However, most Galahs are diagnosed with obesity. This is usually a result of little to no activity and a very loaded diet.
The Galah cockatoo is a completely herbivorous bird. Their diet consists of grass, leaves, flowers, seeds, etc.
Even as pets, Galahs require a balanced diet. It is recommended to feed them pellets, fruits, and vegetables.
Galahs birds love their fruits and vegetables. You can also reward them with walnuts, almonds, etc., as treats.
Abnormally Strong Beaks
Galah cockatoos, or almost all cockatoos, are known to have extremely strong beaks, which usually come in handy while cracking open a walnut.
If you’re planning on keeping a pet cockatoo, you might want to Galah-proof your home.
It is imperative to provide them with safe toys to chew on so they can exercise their jaw muscles.
Always in a Crowd
Galah birds have large families and are always seen hanging out together or flying in huge flocks.
Watching their pink chests shining in the sunlight is a mesmerizing sight for all eyes.
Moreover, it has been recorded that up to 1000 Galah birds can stay together in one flock! We ought to get some family value training from them.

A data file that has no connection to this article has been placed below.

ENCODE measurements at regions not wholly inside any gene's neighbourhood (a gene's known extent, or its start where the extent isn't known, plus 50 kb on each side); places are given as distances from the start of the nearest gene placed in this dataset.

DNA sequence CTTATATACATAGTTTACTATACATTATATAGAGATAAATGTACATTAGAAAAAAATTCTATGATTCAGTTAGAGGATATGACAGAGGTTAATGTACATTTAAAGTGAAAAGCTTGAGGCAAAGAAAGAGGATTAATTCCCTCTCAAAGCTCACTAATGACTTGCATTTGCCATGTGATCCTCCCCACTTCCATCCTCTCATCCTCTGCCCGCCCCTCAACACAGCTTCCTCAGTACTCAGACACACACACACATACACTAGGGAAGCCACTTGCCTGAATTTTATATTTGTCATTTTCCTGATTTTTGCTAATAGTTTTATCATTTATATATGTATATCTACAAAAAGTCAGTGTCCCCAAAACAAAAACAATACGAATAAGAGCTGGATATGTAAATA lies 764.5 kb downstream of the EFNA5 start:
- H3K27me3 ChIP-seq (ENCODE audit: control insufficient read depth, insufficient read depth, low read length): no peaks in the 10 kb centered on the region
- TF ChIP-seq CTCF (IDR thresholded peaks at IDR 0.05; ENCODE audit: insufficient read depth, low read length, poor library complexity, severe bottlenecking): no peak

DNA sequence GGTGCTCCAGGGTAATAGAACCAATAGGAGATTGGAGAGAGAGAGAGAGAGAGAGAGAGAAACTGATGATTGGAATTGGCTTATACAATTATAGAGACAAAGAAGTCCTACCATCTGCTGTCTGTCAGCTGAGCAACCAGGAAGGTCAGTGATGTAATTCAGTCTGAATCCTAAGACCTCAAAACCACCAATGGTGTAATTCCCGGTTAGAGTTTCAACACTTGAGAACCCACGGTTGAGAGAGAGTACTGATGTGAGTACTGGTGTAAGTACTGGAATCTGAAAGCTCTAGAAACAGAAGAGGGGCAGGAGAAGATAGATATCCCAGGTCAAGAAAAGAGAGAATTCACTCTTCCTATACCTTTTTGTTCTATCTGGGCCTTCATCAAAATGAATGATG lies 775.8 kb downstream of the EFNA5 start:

Gymnasts in Disguise
Galahs fall in the category of fast birds. They can fly at a speed of 70 km/h!
Along with being fast, Galahs are also extremely acrobatic and flexible.
You can see them hanging upside down from branches, spinning around, ducking through branches at high speed.
They truly are aerial performance experts.
The scientific name for Galah cockatoos is Eolophus roseicapillus. This contains three subspecies within it.
Each varies in size and coloration and belongs to different parts of Australia.
Such as the Eolophus roseicapillus albicepts is said to belong to the South Eastern side. E. r. roseicapilla to the Western, and E. r. khuli to the Northern.
As covered, Galahs are fairly affectionate birds which also means that they make very loving families.
The Galah pair divides and shares nesting duties. The babies end up staying with the parents for months or even years!
Galah pairs follow monogamy and stay together forever. The males serenade the females through a variety of chirps and screeches, after which they mate for life.
No Proper Nesting
Female Galah cockatoos do not usually prepare proper nests for their hatchlings.
They tend to form nests in open areas or hollows within the trees.
Springtime is usually when they begin preparing their nests and renovating accordingly.
Great for Agricultural Purposes
Since Galah birds mostly eat seeds, they are often found eating on the ground on grass fields.
Sometimes, they may also eat seeds from several shrubs and trees.
This way, the Galah helps tremendously in seed dispersal as they pick up seeds from many locations and drop them off at various places, either half-eaten or fully intact.
Well Adapted to the Heat
We are all aware of Australia’s extremely hot and arid climate.
However, Galahs are well adapted to inland Australia’s weather.